So this morning I woke up to glorious sunshine and a letter from my 3 year-old daughter written the previous evening still on my bedside table - painting a rare Tuesday morning smile across my face.
“Today is definitely a shorts day” I said to myself, in an Irish accent, for no particular reason I can determine.
Headed off to work. Did the work thing. Productive day.
I finished work on time for once and after changing from work clothes back into the shorts of joyous happiness once more I started the 10 minute walk from the office to the car park, noticing as I made my way there the big rolling, dark clouds outside (obviously) providing stark contrast to the golden sun and long summer shadows decorating the otherwise light corridor linking the working world to that alternative reality that is ‘home’. I comment to my working colleague that we might be lucky and make it to our vehicles before the deluge. A little jog across the car park would likely ensure our dryness.
Did the rain hold off? Did we make it? I hear you scream at your computer/phone/tablet/iPod in excited anticipation.
We were lucky. We did. Well…he did… well…I did too…but I also sort of didn’t. Let me explain…
Our work car park is entered and exited only upon the magical waving of ID card in front of the magic black box of admittance situated next to the magic striped raising-and-lowering barrier of access. Whilst preparing to drive home, I realise that in my short-wearing delirium, I had left the required ID card attached to the clothes of workingness.
“Tut!” I said to myself, in my normal thinking-to-myself accent this time (because clearly I was just a bit mad with the Irish thing this morning) and I began the ten minute walk back to the changing rooms hoping that my ID card was indeed still there and hadn’t just fallen out of my pocket while jogging to the car earlier.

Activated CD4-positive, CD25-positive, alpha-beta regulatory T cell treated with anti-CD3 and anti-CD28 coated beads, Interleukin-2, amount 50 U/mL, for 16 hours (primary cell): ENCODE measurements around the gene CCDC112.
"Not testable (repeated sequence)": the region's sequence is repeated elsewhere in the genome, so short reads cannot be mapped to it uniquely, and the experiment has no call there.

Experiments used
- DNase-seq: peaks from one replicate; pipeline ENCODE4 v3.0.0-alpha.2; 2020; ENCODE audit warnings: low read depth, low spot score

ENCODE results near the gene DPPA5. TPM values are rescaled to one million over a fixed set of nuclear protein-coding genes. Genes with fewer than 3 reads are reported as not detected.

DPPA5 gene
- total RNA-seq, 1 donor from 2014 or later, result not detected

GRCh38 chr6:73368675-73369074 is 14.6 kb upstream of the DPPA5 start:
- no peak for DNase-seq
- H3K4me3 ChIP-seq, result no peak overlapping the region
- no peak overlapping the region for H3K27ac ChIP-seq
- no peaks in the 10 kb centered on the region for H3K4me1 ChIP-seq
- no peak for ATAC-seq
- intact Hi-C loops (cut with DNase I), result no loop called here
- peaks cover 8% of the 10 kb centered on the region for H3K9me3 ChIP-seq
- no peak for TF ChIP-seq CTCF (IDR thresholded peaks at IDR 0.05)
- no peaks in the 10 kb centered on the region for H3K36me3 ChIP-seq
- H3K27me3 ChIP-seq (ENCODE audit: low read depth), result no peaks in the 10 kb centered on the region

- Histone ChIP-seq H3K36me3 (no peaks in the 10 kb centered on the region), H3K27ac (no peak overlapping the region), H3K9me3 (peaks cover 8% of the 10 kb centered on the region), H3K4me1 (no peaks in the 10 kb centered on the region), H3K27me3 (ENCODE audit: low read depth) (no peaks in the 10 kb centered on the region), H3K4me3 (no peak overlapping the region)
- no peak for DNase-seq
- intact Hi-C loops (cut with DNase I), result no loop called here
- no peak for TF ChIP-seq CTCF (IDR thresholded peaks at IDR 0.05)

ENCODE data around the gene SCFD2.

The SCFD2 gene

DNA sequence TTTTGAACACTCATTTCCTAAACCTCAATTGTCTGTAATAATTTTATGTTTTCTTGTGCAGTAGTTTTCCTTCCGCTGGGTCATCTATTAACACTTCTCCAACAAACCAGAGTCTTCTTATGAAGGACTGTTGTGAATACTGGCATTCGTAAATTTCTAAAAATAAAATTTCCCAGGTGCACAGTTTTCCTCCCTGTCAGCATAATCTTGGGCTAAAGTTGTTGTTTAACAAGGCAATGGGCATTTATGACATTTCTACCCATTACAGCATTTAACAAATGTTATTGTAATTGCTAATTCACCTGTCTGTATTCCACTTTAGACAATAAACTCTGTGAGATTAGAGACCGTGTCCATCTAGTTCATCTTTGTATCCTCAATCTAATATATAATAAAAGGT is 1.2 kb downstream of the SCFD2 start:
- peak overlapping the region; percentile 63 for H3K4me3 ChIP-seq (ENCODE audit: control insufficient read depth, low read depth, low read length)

I manage to still avoid the rain before getting to cover. My ID badge was eventually retrieved after a short search in my locker – phew! I now begin the ten minute journey back in the direction of the car park but this time to the tuneful accompaniment of thunder and the associated preceding light show.
I smile to myself and think, “I’m going to get wet, aren’t I?” (mainly because I thought I was going to get wet… which is one of the best reasons for saying such a thing to yourself) and I struggle to hear my own reply due to the crescendo of the increasing rain beating down on the plastic domey roofy thing that is above me. I take this opportunity of dryness to check my phone for the weather forecast on Friday – tennis match day. It’s ok. This should not last. Mmmm…neither will my battery… only 1 per cent battery life remaining.
At the external access there is a group of well-clothed people with umbrellas, not daring to leave the building for fear of drowning or being swept away by the newly created river.
I make a hilarious comment to the group of strangers along the lines of, “Well, at least I’m not wearing shorts or anything!” earning myself instant respect as a clearly quick-witted individual who is blatantly going places, and obviously avoiding anyone just thinking I was a bit weird.
Without hesitation, I walk purposefully towards the door with body language that boldly spoke the words, “Stand back, people! I’ve got this. Wish me luck!”
The crown parted (and I like to think perhaps even bowed a little bit) then as face met with the H2O MY WORD THAT IS PROPER WET WETNESS OF THE KIND THAT IS GOING TO SERIOUS DRENCH ME IN TWO SECONDS FLAT, I ran. I proper ran. Sprint, if you will. Jumping huge puddles, leaping over rivers, propelling myself in the air and doing one of those little heel click things like I was channelling the spirit of that bloke with the dodgy English accent off Mary Poppins… Dick Van Dyke! Him! Yeah… proper little heel clicks with a broad cheeky grin as I go over the zebra crossing, smiling to the car driver who stopped well short of it to let this clearly disturbed individual pass by without incident….and eventually make it to the car…dry my glasses so I can at least see something… and go to plug my mobile phone in to charge… my mobile…my mobile phone…
“my phone…? where’s my phone?”
“Oh Tut” I say to myself for the second time in the space of 20 minutes.
After a thorough search of the car, to ensure I hadn’t just dropped it there, I head back out into the downpour, slowly this time. Eyes peeled. Scouring the increasingly rippled concrete for a trace of the whiteness that is…or once was… a Samsung Galaxy II phone.
Becoming increasingly wet, I eventually spot it near the site of one of my earlier heel-clicking exploits, in three separate but seemingly intact pieces – battery, cover, and main phone. It must have somehow escaped the shorts pocket as I gracefully glided by earlier.
No longer getting increasingly wet, because as an annoying woman in ‘Four Weddings and a Funeral’ once said, “There comes a time when you just can’t get any wetter, no more”, I eventually get back to my car…
…No longer smiling…
…after a much longer time than it should have taken…
…I get home…
…and I smile again.